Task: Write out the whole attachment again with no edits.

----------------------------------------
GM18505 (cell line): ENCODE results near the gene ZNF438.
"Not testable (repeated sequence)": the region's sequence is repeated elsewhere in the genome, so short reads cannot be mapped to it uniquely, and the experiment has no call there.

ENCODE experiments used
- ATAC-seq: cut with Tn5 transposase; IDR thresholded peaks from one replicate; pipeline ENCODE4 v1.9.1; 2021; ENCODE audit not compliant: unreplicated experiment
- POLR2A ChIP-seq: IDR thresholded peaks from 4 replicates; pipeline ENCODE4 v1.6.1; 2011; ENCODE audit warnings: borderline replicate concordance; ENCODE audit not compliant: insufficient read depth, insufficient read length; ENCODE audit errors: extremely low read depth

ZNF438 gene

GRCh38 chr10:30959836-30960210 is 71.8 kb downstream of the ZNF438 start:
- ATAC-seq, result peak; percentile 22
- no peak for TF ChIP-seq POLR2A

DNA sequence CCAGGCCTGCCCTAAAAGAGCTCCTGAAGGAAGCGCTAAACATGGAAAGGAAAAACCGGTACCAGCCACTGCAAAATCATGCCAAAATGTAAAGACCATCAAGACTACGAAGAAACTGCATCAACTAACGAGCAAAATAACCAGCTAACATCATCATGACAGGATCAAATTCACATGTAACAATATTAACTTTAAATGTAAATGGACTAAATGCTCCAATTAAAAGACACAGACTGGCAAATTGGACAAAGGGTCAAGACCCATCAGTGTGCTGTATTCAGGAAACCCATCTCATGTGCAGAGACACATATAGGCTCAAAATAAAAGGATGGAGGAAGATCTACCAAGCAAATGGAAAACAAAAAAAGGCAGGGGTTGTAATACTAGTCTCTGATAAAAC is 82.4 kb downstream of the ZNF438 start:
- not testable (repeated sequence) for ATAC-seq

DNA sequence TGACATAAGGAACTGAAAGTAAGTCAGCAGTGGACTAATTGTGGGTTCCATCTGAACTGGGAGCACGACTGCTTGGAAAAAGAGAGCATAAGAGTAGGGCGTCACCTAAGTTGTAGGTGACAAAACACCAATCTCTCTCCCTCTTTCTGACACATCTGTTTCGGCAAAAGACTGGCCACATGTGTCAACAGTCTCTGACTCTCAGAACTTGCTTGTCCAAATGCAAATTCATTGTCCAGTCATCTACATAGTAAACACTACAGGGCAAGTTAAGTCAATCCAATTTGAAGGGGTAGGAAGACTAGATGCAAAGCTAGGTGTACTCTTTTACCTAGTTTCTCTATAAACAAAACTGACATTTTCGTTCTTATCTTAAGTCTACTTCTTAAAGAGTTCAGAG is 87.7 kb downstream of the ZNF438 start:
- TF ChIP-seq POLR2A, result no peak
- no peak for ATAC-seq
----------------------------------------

GM18505 (cell line): ENCODE results near the gene ZNF438.
"Not testable (repeated sequence)": the region's sequence is repeated elsewhere in the genome, so short reads cannot be mapped to it uniquely, and the experiment has no call there.

ENCODE experiments used
- ATAC-seq: cut with Tn5 transposase; IDR thresholded peaks from one replicate; pipeline ENCODE4 v1.9.1; 2021; ENCODE audit not compliant: unreplicated experiment
- POLR2A ChIP-seq: IDR thresholded peaks from 4 replicates; pipeline ENCODE4 v1.6.1; 2011; ENCODE audit warnings: borderline replicate concordance; ENCODE audit not compliant: insufficient read depth, insufficient read length; ENCODE audit errors: extremely low read depth

ZNF438 gene

GRCh38 chr10:30959836-30960210 is 71.8 kb downstream of the ZNF438 start:
- ATAC-seq, result peak; percentile 22
- no peak for TF ChIP-seq POLR2A

DNA sequence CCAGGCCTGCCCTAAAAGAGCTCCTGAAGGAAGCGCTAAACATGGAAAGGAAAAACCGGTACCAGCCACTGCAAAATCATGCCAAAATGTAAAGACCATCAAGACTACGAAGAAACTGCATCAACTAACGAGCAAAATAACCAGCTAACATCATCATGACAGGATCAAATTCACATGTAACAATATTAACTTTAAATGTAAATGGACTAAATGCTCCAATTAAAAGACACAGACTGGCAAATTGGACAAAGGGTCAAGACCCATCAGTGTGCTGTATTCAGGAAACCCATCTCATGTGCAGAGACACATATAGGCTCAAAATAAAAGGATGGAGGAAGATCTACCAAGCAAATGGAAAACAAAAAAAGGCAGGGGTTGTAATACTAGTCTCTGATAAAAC is 82.4 kb downstream of the ZNF438 start:
- not testable (repeated sequence) for ATAC-seq

DNA sequence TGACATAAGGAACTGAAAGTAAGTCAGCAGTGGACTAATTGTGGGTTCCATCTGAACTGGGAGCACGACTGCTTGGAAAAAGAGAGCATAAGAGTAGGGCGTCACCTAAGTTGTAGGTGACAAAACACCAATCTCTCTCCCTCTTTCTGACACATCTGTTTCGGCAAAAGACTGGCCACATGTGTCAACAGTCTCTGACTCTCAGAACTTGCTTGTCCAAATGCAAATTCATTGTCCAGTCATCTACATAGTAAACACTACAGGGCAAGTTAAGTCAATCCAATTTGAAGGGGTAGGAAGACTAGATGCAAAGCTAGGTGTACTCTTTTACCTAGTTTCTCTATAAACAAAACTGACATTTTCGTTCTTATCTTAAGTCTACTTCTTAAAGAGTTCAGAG is 87.7 kb downstream of the ZNF438 start:
- TF ChIP-seq POLR2A, result no peak
- no peak for ATAC-seq